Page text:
The Block Island Times

The Chappy Ferry

By J.V. Houlihan, Jr. | Dec 28, 2013
Photo by: J.V. Houlihan Jr. The On Time II takes the one minute trip between Edgartown and Cappaquiddick many times a day. Its 200-year history is recounted in a new book.

The Chappaquiddick Ferry, a.k.a. the Chappy Ferry, is punctual. The On Time II, runs between Edgartown on Martha’s Vineyard and Chappaquiddick Island. The trip takes one minute. Back and forth she goes every day. Here’s the drill: the 55-foot ferry leaves the dock after crewmember; Maddie Le Coq, guides the three cars on board and chocks a wheel of the first car. It’s the same style of chock used on the Block Island ferries, only it has a 3-foot vertical extension that makes for perfect placement in front of the tire — safety first.

Next, a chain with chafing gear is fastened across the ferry in front of the car. Then, Capt. Bob Gilkes puts On Time II in gear, and powers her up to head across the channel to the Chappaquiddick loading ramp. While underway, Maddie walks around the boat with a benign countenance and collects the money. The ferry docks and unloads. Then Maddie directs three more cars aboard the ferry, while Captain Bob and I trade places at the helm station so he can be looking at Edgartown for our return trip. Eight round-trips later, with some scribbled notes tucked in my pocket, we say our “good-byes.”

The first Chappy ferry rides were done in a rowboat back in the early 1800s. A guy named Uriah Morse, a cooper in the whaling trade, saw that there was some business and industry going on out on Chappaquiddick. He also noticed that many people who lived out there did not own boats. He saw the need and met the demand, in his rowboat on an as-need basis. The Chappy Ferry remained a rowboat service until 1929; the last guy feathering the oars was named Jimmy Yates. Prior to Jimmy Yates, a guy named Charles B. Osborn rowed the ferry for 40 years — he was blind. The trip from dock to dock is 527 feet. Steven Spielberg’s production designer, Joe Alves, thought it would be a good idea to use the Chappy Ferry in a little film called Jaws. Her stage name became Amity. Needless to say the, the history of this service is quite interesting.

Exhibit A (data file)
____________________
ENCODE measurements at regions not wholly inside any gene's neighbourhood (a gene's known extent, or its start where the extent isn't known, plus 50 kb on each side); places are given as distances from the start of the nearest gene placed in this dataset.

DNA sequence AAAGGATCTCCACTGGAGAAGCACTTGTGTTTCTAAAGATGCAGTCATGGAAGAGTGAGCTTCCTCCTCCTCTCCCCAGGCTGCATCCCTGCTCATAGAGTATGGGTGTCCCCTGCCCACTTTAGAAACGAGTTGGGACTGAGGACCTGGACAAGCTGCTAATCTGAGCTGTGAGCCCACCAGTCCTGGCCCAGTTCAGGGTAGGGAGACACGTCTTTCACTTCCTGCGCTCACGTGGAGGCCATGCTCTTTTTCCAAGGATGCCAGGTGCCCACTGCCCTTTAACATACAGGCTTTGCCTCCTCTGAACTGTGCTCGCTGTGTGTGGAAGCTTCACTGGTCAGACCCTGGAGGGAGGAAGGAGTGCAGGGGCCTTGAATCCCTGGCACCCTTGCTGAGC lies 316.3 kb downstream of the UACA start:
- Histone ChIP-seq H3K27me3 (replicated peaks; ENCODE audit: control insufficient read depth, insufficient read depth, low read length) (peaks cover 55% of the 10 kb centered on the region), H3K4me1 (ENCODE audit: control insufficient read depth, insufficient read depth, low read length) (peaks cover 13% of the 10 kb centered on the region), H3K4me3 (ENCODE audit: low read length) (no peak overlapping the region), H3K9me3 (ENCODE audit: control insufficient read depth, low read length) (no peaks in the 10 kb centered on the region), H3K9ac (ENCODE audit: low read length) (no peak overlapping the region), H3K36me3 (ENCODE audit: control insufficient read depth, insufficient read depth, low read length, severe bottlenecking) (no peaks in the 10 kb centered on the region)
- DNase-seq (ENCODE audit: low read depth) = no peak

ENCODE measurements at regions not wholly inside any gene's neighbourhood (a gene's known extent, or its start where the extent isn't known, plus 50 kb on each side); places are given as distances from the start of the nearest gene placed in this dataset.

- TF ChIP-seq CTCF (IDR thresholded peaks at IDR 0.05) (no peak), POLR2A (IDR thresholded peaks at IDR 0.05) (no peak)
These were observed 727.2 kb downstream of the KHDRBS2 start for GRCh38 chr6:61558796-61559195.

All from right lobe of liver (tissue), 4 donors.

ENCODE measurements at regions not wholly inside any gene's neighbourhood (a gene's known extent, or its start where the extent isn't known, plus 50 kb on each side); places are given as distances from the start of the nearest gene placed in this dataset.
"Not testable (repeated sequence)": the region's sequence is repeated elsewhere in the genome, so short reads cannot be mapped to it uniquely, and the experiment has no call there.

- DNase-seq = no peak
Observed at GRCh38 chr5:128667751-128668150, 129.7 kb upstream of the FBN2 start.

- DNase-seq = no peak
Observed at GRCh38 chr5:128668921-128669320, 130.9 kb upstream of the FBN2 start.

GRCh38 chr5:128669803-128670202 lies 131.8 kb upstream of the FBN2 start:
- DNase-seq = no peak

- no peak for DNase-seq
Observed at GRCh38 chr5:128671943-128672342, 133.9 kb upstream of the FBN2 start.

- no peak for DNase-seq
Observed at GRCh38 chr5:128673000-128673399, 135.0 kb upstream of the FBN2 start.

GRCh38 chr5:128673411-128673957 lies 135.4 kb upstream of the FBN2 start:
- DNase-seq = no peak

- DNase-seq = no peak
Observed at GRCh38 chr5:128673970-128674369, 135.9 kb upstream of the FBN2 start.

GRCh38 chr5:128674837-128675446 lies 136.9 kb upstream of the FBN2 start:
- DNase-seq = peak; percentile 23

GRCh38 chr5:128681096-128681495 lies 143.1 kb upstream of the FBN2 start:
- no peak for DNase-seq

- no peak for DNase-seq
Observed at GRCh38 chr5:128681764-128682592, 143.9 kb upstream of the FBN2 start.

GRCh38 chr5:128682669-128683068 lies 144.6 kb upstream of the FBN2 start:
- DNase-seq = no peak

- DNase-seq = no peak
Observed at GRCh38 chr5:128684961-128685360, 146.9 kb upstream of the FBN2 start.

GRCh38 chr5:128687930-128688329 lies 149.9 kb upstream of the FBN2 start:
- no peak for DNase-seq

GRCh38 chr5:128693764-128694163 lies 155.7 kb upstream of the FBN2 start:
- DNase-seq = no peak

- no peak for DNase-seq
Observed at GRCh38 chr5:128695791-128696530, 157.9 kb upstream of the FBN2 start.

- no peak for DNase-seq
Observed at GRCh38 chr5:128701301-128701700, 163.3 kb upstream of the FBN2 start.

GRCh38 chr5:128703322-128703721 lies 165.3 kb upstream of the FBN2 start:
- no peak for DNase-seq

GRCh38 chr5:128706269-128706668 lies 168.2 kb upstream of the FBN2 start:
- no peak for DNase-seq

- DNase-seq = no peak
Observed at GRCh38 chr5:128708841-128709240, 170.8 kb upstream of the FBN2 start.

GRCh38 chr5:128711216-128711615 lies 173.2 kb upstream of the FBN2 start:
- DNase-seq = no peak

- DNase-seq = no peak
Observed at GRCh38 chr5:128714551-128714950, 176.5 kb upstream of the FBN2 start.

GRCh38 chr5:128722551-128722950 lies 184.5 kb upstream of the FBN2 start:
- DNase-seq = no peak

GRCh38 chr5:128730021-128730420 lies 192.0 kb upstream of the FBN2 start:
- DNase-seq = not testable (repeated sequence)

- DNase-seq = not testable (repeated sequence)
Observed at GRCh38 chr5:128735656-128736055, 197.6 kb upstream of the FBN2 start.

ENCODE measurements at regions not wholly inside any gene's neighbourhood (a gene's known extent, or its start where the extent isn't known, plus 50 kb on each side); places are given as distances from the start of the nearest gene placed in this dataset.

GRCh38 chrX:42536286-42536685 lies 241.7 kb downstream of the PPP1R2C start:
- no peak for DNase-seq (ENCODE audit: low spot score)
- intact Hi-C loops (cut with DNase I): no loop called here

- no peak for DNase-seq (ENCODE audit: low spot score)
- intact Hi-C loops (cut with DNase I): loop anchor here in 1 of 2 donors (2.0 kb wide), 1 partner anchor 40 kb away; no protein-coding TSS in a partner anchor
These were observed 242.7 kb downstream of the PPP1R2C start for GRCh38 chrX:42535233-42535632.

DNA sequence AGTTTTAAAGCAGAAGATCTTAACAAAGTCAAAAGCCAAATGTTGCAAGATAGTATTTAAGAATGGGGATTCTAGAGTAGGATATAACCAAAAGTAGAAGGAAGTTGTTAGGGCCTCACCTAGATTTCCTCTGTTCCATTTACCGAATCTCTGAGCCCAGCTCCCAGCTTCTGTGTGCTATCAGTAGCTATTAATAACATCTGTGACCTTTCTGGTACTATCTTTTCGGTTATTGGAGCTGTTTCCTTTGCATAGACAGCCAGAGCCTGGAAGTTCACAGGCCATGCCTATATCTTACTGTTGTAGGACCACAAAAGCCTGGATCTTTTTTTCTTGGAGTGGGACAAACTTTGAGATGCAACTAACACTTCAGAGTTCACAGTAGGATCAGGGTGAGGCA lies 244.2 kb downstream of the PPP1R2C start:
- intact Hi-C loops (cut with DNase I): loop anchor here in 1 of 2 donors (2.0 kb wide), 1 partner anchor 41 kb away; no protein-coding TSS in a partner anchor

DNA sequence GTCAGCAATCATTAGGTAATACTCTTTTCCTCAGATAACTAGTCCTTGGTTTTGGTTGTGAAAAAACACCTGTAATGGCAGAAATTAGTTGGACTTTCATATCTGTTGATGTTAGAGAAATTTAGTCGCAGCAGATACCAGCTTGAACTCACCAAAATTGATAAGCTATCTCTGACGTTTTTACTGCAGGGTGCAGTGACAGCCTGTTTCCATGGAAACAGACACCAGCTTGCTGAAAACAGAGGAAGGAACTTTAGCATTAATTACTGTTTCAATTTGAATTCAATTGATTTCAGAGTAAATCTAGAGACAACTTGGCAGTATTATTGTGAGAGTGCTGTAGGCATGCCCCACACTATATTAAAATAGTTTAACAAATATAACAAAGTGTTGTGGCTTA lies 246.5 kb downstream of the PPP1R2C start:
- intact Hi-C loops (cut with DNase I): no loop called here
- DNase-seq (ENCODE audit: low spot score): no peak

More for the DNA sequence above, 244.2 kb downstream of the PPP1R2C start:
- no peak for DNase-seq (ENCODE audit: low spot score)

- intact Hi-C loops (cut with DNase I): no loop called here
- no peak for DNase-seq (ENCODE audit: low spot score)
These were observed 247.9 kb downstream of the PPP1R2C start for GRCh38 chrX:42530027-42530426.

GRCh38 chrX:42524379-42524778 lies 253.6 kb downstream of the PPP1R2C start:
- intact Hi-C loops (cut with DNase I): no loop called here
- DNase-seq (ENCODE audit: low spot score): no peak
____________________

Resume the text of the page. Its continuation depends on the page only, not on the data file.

Now we might want to know how much information a scribbling writer could glean in the span of one minute while transiting the 527 feet between the two islands.

“I’m an Oak Bluffs’ boy,” says Captain Bob. He is also USCG Master, a nature and landscape photographer, and does dynamic wood sculpture; ‘tis but a surface scratch for this guy.

Maddie Le Coq was delivering a Hinckley 70 when, in a Pacific storm in French Polynesia, they were dismasted. “We sought shelter in the Cook Islands until Hinckley sent a mast and the rod rigging and put the boat back together,” she said. “And then when we got to Australia, I had to get off the boat.” That phrase hung like a big cumulonimbus cloud — a long story. Walking off the ferry, I wanted to get right back on; I just couldn’t get enough of these characters, and the boat!

Peter Wells is the current owner of the Chappy Ferry. Since 2008, Peter and his wife Sally Snipes have been maintaining this link between the 2 islands. Peter was a deckhand on the ferry during the 60s, graduated from Maine Maritime in ‘74 and returned to Chappaquiddick with a license and became a captain. The shorthand of this guy is that he was fated to be bringing this operation into the future. With two ferries now in operation, Peter and Sally are planning to build a third ferry; if one boat is down in the peak season, there will always be two ferries running to meet the demand. In addition to being a ferry owner, Peter is also a columnist for all the happenings on Chappaquiddick, and his column appears in the Vineyard Gazette.

“The Chappy Ferry Book” by Tom Dunlop and photographer Alison Shaw is a comprehensive look at the entire history of this ferry since its modest beginnings. The timeline of the ferry’s history is augmented with terrific photographs. Over the course of 200 years, and 12 owners, this book details a very American experience of forthrightness and entrepreneurship. It is exactly in this tradition that Peter Wells and Sally Snipes will continue, one that started with a row boat, on an “as need basis,” in order to supply a certain demand. Finally, Peter and Sally already settled on the name of the new fleet member, The City of Chappaquiddick.


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